“Once you go for scaling, it can be very difficult because when you scale as rapidly as we did (all the way up to 80M unique visitors) starting in our apartment to 65 people to then 200, there’s a lot that happens. There was a lot for me to understand on how to go from Seed to Scale, double down, and make sure that we’re making payroll and being able to reinvest in the company and team.”

“After the acquisition of that company, dream come true, believe it or not it becomes bitter sweet sometimes because you don’t want to let go of your baby. But sometimes you need to learn as an entrepreneur when the right time to sell is, when is the right time for your team?

“It was the first time in my life where I realized I never branded myself. I’m an entrepreneur. I build companies. I enjoy creating companies. I don’t care about myself. I care about putting the desires of others and my team and companies before me.”

“If I can do it, they can do it and I’m going to bring them resources now and the network. It is possible. Now’s the time to turnaround a city like Newark. It starts with us. Us as entrepreneurs, us small businesses. That’s how we’ll build this economy. Not just for ourselves that’s meaningful, but for making our country great again. We’re the generation to do it.”

“What do I have to do now to be somewhat relatable as a Millennial, go through what I had to go through, learn how to teach people based upon my REAL experience, help them get there a little bit faster, a little bit smarter and then maybe they’ll do the same thing for the next person.”

“I see my own lane. I see there’s a lot of amazing thought leaders out there. There’s a lot of hustlers. There’s a lot of very credible, amazing people out there, but we’re all different in our own ways. We all have something to offer. I feel like I’m a little bit more of a different kind of brand and a different kind of voice.”

“So I really wanted to be able to play my role as somebody that can help be a leader. So I decide to launch my “Leaders Create Leaders” . . . Like anything, I’m still figuring it out . . . but the process becomes the plan. Just make good, quality content, put it out there into the world that will be inspiring, motivating, educating, actionable and I’m excited to see where it goes.”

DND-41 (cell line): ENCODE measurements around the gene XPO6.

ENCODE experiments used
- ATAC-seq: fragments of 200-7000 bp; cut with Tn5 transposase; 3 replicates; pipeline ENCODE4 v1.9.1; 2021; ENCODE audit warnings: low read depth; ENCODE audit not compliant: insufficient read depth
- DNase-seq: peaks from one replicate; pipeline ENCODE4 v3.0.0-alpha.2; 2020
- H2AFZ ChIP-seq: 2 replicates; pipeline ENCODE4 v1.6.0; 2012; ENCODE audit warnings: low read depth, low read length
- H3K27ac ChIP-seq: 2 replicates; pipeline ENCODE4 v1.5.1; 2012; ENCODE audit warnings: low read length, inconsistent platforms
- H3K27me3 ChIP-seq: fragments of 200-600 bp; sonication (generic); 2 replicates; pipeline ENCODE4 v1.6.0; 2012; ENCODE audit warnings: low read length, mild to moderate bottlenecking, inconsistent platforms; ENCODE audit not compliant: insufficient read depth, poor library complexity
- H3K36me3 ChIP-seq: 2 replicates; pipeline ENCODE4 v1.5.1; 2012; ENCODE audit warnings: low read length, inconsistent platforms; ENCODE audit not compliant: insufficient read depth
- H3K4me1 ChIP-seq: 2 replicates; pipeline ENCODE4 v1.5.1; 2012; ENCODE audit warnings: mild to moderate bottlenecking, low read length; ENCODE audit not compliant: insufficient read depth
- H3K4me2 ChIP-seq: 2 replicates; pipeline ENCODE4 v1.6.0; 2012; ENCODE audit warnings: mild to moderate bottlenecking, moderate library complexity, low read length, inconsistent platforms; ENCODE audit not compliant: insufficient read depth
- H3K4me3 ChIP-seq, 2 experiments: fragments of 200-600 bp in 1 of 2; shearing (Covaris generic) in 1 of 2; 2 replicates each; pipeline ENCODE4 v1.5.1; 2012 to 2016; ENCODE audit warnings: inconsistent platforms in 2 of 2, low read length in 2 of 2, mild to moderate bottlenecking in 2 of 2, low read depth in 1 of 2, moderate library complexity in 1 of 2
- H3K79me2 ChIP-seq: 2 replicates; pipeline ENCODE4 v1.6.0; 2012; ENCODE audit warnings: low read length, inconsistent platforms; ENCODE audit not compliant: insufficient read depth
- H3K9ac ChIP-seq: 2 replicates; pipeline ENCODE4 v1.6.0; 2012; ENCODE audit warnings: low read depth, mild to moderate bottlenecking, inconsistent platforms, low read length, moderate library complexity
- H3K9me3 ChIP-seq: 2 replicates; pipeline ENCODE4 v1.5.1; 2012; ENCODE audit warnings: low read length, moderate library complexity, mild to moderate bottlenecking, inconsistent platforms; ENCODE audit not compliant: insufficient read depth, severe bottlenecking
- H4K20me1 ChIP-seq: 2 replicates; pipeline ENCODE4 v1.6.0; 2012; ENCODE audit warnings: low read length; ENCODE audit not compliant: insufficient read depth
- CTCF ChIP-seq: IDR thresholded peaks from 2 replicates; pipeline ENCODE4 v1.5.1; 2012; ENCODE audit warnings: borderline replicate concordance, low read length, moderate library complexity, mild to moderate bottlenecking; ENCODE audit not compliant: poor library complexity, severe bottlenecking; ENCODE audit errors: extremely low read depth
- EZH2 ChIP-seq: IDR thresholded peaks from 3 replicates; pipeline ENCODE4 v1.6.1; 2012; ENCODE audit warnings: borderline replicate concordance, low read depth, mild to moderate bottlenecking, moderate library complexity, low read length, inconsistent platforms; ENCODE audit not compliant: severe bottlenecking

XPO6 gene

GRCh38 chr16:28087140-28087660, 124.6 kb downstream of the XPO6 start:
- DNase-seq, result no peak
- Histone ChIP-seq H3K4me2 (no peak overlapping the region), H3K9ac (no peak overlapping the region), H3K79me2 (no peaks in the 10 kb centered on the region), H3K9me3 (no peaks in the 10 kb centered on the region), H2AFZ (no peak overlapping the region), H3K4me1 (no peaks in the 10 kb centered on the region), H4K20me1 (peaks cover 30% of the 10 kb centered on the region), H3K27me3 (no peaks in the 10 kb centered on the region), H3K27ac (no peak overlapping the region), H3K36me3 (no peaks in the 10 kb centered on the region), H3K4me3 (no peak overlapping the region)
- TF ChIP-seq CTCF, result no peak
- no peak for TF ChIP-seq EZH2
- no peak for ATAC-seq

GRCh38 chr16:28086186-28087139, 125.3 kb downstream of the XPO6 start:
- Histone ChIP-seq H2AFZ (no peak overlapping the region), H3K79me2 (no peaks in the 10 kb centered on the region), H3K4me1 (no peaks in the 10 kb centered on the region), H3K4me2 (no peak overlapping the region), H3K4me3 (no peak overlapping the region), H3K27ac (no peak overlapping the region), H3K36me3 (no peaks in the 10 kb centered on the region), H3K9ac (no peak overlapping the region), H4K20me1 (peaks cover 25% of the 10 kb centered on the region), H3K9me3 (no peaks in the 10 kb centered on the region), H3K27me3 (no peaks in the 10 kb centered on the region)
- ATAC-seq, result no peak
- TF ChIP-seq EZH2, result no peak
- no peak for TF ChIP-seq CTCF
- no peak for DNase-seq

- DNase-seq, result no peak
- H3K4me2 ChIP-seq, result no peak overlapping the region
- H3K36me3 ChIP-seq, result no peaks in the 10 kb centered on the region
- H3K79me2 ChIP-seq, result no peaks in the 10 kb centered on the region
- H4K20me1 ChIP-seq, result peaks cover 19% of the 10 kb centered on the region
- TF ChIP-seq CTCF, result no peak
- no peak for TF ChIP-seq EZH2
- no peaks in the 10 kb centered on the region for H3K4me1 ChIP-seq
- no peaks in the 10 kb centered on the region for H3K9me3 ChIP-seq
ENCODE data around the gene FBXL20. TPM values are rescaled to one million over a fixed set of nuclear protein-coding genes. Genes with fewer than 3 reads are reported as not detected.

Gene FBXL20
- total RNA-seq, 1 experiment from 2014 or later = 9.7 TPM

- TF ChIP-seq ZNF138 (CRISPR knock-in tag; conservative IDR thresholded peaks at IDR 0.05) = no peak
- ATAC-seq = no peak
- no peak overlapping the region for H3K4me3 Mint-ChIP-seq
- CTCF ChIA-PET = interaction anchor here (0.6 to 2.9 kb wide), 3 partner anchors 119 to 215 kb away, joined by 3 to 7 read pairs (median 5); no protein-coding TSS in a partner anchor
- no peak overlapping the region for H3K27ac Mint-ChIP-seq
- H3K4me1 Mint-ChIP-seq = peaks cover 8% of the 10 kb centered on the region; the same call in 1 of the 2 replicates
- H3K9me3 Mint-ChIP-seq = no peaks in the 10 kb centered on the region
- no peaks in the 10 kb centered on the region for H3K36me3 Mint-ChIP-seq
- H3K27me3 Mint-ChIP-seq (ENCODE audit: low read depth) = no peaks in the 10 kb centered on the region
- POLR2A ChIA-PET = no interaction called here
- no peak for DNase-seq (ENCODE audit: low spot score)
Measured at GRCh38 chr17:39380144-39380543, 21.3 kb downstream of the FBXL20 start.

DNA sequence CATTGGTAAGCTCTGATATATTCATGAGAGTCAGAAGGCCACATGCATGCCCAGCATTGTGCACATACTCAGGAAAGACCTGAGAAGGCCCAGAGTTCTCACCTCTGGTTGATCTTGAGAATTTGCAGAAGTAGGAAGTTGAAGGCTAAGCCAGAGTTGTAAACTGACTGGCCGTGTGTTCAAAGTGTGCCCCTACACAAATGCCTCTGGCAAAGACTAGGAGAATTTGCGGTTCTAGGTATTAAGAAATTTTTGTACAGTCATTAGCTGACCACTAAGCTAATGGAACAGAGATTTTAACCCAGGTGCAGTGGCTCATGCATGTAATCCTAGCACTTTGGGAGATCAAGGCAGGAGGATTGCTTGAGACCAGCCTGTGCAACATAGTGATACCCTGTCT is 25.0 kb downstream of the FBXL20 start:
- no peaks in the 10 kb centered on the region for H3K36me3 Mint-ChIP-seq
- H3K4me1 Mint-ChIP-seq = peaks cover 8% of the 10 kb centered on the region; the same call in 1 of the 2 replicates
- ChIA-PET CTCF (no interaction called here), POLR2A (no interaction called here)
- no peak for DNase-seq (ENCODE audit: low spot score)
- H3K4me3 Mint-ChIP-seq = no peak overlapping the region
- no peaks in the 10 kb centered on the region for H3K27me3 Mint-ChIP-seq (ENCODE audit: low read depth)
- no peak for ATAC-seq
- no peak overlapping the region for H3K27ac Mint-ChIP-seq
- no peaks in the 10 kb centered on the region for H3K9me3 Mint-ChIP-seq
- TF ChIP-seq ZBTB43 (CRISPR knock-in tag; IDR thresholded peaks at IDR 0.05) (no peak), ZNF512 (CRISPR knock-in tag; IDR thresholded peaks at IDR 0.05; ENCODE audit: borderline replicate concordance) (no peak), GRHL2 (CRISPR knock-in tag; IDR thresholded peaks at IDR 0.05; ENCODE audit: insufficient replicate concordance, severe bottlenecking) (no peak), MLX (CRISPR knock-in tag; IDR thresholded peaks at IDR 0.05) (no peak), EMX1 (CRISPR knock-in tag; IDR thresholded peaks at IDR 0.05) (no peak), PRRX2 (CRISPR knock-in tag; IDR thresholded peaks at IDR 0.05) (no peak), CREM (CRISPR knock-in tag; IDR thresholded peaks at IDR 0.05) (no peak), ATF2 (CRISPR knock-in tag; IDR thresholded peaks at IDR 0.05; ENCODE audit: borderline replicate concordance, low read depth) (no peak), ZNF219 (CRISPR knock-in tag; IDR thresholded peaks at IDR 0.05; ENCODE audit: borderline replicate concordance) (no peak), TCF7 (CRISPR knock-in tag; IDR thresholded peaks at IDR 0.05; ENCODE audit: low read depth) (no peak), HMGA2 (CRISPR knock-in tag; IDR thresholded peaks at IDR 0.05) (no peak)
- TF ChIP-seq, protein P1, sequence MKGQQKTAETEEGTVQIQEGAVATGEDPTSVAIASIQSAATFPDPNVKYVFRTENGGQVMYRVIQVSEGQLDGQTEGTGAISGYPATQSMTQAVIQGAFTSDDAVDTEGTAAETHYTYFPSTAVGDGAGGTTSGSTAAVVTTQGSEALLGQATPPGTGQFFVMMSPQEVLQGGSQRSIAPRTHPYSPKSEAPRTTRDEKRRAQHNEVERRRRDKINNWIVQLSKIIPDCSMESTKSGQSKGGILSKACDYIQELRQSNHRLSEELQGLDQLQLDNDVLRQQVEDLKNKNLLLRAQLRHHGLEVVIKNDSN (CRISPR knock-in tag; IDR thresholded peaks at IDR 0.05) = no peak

GerardAdamsTV on YouTube

Segment 5: (Length :03:00) – Hustler Thought of the Day:

“Let’s face it – if you’re going to start your own business, your daily schedule won’t be the same as the 9-to-5ers. You’ll put in more hours each week than anyone else you know, so you’d better be passionate about what you’re doing. Be sure to get a stress test done, because starting and running your own business isn’t a cake walk. Also, don’t expect a constant cash flow, my friend. Being an entrepreneur isn’t for the faint of heart, and if you aren’t careful, you could become jaded and lose your sense of wonder in the world. Enduring years when paychecks are few and far between is all but inevitable.”

– Gerard Adams – From his article, Entrepreneurship: The Good, The Bad & The Ugly

Gerard’s finer points:

“I’m blessed everyday. We all are blessed to be able to live our passion; to be able to go after what we dream of every single day. When you’re able to live your passion, understand your why and your purpose, and you stay consistent every single day working a little bit towards it. And instead of trying to create something extraordinary, you just do the ordinary things every day consistently, it’s amazing what will manifest in your life.”

“You’ve got to focus on yourself, be happy and do what you love. If you’re not, you’ll never find that success that’s meaningful for yourself.”


Gerard Adams – Co-Founder of EliteDaily.com, Angel Investor, Millennial Mentor & Social Entrepreneur

  • Gerard Adams, co-founder of Elite Daily (EliteDaily.com), the No.1 news platform for Generation Y, is an experienced angel investor, millennial mentor and social entrepreneur who overcame early adversity to become a self-made millionaire by the age of 24.
  • Devoted to turning dreams into reality, Gerard has made it his mission to inspire and mentor young entrepreneurs on what it takes to be successful.
  • Gerard’s most recent project, a video-series called Leaders Create Leaders, reflects on his personal journey from a hopeful entrepreneur to a millennial mentor.
  • Gerard continues expand and diversify his investment portfolio backing businesses across multiple industries from technology to digital media to fashion.





Matt Gottesman

Matt Gottesman is a global digital strategist and technology advisor, creator and editor-in-chief of Hustle & Deal Flow™ - an online magazine dedicated to the world's entrepreneurs, creators and makers, a Social Media Influencer and a consultant on New Media and go-to-market strategies for investments in digital marketing, technology, websites, mobile applications, eCommerce, social media and content.